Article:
The reasons are many, Livingston suggested, such as the widespread dysfunction of the U.S. government, along with the domestic and global economic challenges America faces.

"There are a number of crucial policy issues coming up," Livingston said, "including the expiration at the end of 2012 of the Commercial Space Launch Amendments Act of 2004."

That public law was put in place primarily to promote the development of the commercial human spaceflight industry.

"Regarding the government space program, I predict more or less the continuation of programs in place today with funding at levels more or less similar to the levels today," Livingston said.

Status quo space?
So what lies ahead?

"I see 2012 as a period of status quo for the most part," Livingston said.

Given the November elections, Livingston doesn’t see space policy, including commercial crew, rising to the level of a major campaign issue for any candidate.

"We might also see more delays as projects are spread out over more time to reduce annual spending levels," Livingston predicted.

Michael Rooks / SpaceX
In the SpaceX hangar at Cape Canaveral, the Dragon spacecraft prepares for integration with the Falcon 9 launch vehicle.
 

For the private sector, including space tourism, Livingston's crystal ball prognostications are upbeat.

"We have the promise of a very exciting year with successful flights by SpaceX and others. I expect in 2012 we will finally see powered suborbital vehicle flight tests followed by commercial operations by the end of the year or in 2013, assuming all goes well with the flight tests," Livingston said.

According to Livingston, the private sector has the most potential for excitement and forward movement in space, as it moves closer and closer to both orbital and suborbital commercial operations.

"Short of government regulations being implemented that hinder this industry or a more severe economic crisis than what we are now experiencing, 2012 will be key to the future of this emerging private-sector industry," Livingston said.

Old Space vs. New Space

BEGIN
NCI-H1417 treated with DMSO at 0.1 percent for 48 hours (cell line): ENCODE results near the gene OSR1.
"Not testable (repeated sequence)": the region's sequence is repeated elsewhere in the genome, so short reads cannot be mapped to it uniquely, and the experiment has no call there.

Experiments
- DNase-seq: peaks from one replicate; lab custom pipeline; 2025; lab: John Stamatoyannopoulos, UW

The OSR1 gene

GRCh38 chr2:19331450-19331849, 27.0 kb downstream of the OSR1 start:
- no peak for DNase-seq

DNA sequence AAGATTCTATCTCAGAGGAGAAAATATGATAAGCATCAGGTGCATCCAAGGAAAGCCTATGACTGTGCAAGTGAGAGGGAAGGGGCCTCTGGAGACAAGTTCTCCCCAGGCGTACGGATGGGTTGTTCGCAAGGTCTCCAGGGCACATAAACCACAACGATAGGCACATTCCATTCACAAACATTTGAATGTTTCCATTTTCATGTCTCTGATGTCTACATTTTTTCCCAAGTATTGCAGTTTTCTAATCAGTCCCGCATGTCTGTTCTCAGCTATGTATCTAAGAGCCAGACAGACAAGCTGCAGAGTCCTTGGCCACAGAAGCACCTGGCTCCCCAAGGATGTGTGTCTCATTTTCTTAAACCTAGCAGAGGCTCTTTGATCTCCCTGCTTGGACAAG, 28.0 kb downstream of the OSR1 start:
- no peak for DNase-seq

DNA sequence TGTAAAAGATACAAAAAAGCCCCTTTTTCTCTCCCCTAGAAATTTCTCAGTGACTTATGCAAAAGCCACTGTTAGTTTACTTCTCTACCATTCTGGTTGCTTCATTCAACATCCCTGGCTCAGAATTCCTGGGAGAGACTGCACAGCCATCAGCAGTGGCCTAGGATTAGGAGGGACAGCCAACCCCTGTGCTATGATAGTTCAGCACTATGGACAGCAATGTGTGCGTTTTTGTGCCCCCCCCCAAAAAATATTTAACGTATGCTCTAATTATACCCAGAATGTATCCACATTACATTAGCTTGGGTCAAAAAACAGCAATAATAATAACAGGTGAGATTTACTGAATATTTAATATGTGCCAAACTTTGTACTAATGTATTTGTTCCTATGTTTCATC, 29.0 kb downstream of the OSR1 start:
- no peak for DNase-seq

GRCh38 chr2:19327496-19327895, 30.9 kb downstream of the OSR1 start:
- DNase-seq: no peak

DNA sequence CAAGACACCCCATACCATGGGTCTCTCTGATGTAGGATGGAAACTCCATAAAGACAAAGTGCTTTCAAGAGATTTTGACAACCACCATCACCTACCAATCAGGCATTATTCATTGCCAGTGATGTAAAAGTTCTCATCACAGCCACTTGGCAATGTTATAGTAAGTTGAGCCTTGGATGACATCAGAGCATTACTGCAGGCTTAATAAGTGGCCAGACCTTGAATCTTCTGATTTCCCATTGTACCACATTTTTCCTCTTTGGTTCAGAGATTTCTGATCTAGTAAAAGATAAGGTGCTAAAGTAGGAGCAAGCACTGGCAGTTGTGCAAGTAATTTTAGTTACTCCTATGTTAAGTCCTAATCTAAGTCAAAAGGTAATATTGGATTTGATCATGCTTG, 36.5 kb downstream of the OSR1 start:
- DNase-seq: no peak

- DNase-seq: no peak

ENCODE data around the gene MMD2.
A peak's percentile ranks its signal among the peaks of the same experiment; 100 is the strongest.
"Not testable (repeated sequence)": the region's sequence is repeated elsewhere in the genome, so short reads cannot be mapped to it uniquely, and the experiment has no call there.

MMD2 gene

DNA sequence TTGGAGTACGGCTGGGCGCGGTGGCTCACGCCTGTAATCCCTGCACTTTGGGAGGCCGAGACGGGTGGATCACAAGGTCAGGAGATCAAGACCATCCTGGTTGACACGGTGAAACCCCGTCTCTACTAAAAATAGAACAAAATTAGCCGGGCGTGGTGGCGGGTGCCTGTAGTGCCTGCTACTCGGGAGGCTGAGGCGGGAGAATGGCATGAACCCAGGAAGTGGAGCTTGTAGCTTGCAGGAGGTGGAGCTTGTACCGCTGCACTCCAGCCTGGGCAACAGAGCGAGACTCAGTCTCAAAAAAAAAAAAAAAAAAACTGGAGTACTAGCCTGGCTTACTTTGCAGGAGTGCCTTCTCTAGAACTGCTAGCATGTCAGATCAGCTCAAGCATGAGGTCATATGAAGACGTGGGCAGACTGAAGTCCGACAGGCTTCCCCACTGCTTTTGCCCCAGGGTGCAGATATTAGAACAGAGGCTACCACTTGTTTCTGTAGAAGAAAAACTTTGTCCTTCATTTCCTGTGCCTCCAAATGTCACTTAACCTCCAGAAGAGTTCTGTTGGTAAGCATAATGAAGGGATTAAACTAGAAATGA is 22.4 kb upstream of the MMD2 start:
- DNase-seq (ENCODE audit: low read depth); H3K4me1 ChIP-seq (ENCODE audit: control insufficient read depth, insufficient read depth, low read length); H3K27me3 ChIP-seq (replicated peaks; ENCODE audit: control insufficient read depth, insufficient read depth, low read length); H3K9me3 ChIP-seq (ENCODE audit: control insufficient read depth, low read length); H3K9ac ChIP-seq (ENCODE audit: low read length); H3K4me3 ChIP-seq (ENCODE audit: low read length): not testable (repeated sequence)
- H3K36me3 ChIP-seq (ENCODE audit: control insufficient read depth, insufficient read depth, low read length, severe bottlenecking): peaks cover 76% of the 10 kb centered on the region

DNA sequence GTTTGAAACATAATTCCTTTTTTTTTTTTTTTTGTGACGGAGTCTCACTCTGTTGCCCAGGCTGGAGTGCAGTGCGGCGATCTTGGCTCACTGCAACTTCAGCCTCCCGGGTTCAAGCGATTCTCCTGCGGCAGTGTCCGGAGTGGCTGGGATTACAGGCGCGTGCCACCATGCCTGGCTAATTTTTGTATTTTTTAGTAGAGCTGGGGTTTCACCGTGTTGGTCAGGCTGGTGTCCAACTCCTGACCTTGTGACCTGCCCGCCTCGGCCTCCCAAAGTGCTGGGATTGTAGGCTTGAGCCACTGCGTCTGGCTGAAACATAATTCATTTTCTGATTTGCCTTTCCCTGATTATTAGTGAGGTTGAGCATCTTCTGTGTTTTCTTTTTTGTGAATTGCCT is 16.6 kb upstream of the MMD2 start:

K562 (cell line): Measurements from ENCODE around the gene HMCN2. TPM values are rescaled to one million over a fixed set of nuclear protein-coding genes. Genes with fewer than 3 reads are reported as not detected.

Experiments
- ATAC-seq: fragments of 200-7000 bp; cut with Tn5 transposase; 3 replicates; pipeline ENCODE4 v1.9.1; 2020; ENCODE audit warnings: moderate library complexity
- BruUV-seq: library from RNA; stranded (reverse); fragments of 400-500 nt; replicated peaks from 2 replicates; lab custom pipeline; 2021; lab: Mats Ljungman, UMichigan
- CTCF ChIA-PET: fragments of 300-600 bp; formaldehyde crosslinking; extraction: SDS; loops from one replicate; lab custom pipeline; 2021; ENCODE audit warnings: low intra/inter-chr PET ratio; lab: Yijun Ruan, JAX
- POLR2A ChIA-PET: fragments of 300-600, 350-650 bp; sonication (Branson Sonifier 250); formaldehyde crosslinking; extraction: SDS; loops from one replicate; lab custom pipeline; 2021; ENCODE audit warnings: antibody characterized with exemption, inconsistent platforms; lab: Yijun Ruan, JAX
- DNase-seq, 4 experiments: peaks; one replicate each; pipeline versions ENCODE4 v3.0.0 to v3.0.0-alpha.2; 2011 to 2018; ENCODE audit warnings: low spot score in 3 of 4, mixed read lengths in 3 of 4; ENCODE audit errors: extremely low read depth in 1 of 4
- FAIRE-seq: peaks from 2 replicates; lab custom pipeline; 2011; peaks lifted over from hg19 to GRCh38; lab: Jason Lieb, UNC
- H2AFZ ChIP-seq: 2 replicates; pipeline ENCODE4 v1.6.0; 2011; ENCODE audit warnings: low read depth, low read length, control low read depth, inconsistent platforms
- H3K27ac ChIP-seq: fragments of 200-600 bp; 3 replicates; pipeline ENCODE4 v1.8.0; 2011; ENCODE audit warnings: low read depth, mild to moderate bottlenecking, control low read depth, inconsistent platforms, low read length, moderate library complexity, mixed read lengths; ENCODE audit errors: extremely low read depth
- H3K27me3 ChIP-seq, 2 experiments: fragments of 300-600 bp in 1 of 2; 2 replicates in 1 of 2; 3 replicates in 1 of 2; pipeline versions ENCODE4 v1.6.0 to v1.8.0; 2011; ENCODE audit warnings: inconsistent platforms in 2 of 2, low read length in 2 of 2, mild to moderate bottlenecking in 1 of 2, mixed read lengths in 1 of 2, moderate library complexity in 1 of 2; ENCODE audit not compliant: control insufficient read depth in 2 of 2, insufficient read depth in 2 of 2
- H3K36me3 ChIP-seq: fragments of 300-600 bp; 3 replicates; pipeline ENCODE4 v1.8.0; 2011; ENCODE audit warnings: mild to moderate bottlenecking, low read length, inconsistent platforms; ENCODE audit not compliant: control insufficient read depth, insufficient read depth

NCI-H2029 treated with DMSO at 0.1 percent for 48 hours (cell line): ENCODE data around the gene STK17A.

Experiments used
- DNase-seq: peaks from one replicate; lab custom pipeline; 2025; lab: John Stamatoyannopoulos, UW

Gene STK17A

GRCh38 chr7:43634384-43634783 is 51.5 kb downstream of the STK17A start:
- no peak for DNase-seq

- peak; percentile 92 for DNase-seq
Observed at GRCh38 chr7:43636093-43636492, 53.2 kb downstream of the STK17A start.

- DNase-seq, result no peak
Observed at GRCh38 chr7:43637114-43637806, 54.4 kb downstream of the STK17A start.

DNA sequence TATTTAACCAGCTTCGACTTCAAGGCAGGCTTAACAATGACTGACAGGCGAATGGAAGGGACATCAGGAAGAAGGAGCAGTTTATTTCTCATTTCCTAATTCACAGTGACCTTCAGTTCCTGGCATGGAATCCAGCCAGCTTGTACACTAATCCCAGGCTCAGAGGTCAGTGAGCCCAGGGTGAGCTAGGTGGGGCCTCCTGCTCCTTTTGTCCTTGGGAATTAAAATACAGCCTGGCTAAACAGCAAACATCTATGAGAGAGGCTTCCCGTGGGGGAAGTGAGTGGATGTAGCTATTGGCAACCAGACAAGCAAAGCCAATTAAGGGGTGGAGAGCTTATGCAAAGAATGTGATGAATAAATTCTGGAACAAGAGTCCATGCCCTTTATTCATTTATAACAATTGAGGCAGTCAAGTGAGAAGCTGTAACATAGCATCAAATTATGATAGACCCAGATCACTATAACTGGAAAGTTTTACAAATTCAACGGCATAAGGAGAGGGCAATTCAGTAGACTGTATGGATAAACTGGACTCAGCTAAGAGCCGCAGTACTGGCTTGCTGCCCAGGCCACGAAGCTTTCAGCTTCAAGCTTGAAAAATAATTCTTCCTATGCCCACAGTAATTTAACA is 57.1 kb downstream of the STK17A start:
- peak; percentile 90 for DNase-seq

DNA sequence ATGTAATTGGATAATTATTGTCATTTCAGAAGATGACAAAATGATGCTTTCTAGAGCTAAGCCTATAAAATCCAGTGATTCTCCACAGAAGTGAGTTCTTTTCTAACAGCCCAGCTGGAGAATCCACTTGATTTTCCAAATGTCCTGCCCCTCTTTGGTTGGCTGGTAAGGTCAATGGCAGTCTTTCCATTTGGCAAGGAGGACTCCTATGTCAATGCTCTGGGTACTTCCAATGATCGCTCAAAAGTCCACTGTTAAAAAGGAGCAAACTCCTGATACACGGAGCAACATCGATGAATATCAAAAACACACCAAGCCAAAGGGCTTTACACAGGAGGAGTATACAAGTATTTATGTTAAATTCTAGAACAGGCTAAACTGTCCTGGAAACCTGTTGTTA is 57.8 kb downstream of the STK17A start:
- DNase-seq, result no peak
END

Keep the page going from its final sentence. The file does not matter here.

2012 will signal – technically, financially and politically – just how healthy and stable NASA's partnership is with new and old guard industry in cultivating and using a range of space services. 

In that mix are several firms that are relatively fresh to the space scene, such as Armadillo Aerospace, Blue Origin, Masten Space Systems, Paragon, Sierra Nevada, SpaceX, UP Aerospace, Virgin Galactic and XCOR Aerospace. Rounding out the industry are veteran space providers such as Orbital Sciences Corp., Boeing and United Launch Alliance.

"As traditional in an election year, we will see a heightened struggle in Congress between the want to reduce federal budgets and need to placate voters in 'Old Space' states," said William Watson, executive director of the Space Frontier Foundation, a space advocacy nonprofit organization.

XCOR Aerospace
XCOR Aerospace's Lynx spacecraft is shown launching into space with a science payload on its dorsal side in this artist's illustration.

"Perhaps the most significant New Space accomplish to date will occur in 2012 — transport of cargo to the International Space Station via SpaceX," Watson said, bullish on SpaceX versus the company's rival, Orbital Sciences.

A successful docking of SpaceX's Dragon capsule with the space station could help position the company to launch its intended crewed spacecraft sooner rather than later, Watson added.

"Even more importantly, SpaceX's supporters on Capitol Hill and within NASA will have an accomplishment to fuel further budgetary support for the starving commercial crew development program (CCDev) and similar future programs," Watson said. "This would help all New Space initiatives."

Watson said he is not expecting more than a powered test flight from Virgin Galactic in 2012, with even smaller milestones reached by others.

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"Revolutionizing access to space takes time and patience," Watson said.

Leonard David has been reporting on the space industry for more than five decades. He is a winner of the 2011 National Space Club Press Award and a past editor-in-chief of the National Space Society's Ad Astra and Space World magazines. He has written for Space.com since 1999.